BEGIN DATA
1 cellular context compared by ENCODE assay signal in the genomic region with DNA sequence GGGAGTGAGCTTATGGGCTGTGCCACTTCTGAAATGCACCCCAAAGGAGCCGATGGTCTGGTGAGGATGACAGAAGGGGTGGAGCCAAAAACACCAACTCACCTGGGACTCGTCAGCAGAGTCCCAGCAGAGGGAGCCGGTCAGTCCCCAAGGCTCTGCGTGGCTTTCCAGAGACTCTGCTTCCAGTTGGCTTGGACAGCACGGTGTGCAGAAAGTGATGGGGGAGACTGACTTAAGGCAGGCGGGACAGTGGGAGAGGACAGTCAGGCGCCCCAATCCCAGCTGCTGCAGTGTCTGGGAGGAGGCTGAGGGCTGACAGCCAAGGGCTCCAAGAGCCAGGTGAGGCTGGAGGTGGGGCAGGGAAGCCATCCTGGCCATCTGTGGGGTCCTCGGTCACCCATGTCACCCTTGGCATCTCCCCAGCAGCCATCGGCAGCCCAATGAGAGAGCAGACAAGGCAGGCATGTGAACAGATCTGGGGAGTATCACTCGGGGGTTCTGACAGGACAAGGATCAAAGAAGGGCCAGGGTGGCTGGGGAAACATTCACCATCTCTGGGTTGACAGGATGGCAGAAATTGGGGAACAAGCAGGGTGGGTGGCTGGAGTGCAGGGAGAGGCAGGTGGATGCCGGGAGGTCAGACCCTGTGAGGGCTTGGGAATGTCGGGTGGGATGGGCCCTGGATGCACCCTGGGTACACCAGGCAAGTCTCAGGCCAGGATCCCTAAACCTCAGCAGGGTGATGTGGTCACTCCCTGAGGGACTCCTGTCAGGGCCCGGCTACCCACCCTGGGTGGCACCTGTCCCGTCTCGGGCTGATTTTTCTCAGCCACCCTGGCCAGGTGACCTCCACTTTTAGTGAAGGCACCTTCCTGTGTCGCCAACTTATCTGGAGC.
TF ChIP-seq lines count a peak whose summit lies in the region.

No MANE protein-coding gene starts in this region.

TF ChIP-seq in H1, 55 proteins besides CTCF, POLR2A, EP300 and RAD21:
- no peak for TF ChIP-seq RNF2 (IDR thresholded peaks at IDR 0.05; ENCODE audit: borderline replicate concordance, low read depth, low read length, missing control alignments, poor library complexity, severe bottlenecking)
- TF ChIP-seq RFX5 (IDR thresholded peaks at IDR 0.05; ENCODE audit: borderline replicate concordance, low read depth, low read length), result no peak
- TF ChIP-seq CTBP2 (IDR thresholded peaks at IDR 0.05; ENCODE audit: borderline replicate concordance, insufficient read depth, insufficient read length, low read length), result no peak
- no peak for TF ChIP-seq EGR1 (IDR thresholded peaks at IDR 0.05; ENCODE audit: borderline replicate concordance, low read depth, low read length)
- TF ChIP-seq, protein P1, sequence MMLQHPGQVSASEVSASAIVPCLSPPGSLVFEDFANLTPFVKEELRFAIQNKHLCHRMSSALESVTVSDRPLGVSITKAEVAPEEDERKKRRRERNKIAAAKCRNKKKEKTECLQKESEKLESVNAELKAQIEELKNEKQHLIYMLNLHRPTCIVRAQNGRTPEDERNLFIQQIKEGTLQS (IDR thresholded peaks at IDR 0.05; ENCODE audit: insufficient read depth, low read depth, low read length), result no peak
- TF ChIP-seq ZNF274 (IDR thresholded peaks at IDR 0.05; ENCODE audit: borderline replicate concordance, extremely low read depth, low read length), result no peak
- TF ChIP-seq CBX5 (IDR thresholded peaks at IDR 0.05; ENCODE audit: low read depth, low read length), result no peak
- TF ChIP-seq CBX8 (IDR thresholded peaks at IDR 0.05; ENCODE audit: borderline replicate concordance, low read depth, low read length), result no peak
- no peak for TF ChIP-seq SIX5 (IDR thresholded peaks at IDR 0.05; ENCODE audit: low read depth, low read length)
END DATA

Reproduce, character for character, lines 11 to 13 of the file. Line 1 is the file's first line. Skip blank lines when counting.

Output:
- TF ChIP-seq CBX5 (IDR thresholded peaks at IDR 0.05; ENCODE audit: low read depth, low read length), result no peak
- TF ChIP-seq CBX8 (IDR thresholded peaks at IDR 0.05; ENCODE audit: borderline replicate concordance, low read depth, low read length), result no peak
- no peak for TF ChIP-seq SIX5 (IDR thresholded peaks at IDR 0.05; ENCODE audit: low read depth, low read length)